Post by Kim » Mon Jan 23, 2012 12:12 am

Yes John, WA Sheoak is another species of wood that must be sanded with 'very' light passes. But if you do happen to get some burning on the belt, this method will sort it.

A wire brush, screw driver, old chisel etc will all work to a degree, but soaking is the only thing that will make most anything fall right off, and because the gunk comes off so easy, minimal damage is done to the abrasive in the process.

I keep a dry 20lt bucket in the shed into which used belts go as they come off the machine. When there's 6 of them in there they get covered with water and a dash of any detergent available is added to act as a surfactant to assist water to get into the crud so it will expand and lift off of the surface of the belt...If you look closely at some of the images above, particularly the third last, you can see that is precisely what has happened.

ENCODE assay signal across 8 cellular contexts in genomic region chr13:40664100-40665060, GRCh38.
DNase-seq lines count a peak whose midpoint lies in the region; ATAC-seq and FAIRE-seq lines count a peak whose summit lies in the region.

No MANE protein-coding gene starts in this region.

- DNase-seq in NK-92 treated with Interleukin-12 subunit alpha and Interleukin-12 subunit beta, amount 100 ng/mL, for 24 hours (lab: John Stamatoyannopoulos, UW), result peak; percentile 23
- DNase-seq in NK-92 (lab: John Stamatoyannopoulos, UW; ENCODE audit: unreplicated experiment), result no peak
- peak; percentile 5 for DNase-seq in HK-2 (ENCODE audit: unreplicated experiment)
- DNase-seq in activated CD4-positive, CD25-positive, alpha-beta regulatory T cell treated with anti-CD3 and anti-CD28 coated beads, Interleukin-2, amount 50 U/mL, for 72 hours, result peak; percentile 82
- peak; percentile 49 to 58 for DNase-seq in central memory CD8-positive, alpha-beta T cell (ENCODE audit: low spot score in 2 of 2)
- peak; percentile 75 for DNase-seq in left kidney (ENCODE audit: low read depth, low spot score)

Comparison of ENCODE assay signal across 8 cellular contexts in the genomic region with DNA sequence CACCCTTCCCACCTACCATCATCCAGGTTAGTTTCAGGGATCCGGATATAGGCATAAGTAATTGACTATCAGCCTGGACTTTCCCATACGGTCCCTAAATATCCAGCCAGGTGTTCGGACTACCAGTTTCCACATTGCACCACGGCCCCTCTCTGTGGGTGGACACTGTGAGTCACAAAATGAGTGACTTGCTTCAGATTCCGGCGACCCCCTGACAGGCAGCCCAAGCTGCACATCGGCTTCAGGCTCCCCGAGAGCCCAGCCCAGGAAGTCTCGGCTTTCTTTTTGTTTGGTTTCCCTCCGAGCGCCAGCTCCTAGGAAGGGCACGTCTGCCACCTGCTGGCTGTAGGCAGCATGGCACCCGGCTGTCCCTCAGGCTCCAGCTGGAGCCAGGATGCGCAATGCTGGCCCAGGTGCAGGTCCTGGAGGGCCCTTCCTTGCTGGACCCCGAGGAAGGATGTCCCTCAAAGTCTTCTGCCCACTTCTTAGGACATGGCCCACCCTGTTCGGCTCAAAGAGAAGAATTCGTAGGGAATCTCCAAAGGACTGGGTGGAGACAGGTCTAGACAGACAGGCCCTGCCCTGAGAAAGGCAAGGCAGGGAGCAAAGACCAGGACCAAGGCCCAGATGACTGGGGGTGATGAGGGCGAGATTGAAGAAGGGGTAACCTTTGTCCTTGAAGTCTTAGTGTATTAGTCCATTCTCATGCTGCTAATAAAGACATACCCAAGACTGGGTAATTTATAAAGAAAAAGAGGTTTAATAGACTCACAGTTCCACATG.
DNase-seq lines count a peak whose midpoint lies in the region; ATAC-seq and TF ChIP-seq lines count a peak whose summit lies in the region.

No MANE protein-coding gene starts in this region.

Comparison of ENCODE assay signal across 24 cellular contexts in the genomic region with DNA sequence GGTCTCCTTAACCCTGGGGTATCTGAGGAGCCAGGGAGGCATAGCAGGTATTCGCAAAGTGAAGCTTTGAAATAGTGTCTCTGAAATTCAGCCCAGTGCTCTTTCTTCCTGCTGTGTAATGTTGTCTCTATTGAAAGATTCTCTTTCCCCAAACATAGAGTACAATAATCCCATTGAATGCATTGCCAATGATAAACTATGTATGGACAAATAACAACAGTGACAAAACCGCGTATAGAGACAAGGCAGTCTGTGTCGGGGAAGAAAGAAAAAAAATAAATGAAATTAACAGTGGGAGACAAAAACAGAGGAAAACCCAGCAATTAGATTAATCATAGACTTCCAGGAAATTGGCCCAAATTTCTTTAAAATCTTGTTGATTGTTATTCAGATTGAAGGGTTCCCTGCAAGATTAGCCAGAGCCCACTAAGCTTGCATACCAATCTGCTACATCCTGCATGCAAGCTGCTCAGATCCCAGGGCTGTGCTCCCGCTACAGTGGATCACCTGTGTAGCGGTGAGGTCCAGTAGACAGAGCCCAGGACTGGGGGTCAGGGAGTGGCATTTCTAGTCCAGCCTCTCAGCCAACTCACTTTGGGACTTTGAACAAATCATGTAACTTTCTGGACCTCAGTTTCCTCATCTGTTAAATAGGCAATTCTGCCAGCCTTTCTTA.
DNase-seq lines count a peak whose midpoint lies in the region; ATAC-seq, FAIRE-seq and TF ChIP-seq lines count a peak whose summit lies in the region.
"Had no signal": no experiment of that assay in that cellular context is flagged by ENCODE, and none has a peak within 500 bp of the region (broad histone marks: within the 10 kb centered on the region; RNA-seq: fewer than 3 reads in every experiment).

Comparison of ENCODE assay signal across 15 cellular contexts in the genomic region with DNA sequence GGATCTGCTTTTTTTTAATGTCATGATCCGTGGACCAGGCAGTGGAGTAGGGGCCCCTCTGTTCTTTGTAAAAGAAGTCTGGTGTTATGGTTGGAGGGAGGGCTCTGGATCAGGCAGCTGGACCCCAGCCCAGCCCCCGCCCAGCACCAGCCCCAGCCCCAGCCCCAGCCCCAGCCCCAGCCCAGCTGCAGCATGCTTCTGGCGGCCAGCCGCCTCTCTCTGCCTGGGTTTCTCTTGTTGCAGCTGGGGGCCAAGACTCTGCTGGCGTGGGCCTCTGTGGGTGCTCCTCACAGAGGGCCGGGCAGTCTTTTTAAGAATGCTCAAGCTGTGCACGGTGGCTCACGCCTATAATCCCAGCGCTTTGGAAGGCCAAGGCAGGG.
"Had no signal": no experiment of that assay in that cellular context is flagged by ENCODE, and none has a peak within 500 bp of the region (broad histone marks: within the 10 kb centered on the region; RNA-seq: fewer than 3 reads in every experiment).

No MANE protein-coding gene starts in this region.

Some people freakout thinking that doing this will somehow affect the belt. But its not sand'paper' we are working with here. The backing on all of these drum sander belts is a poly of some kind or other and the abrasive is always bonded with a resin of some kind...none of these things, including the abrasive grit itself, will be adversely affected by water. So there is no danger whatsoever of buggering the belt even if you were to soak them for six months...but I must warn anyone who tries this against just leaving them soak for days on end without changing out the water....after just a few days, the water is going to STINK!! and it will do so far more than you could imagine a bit of saw dust could..DAMHIKT :|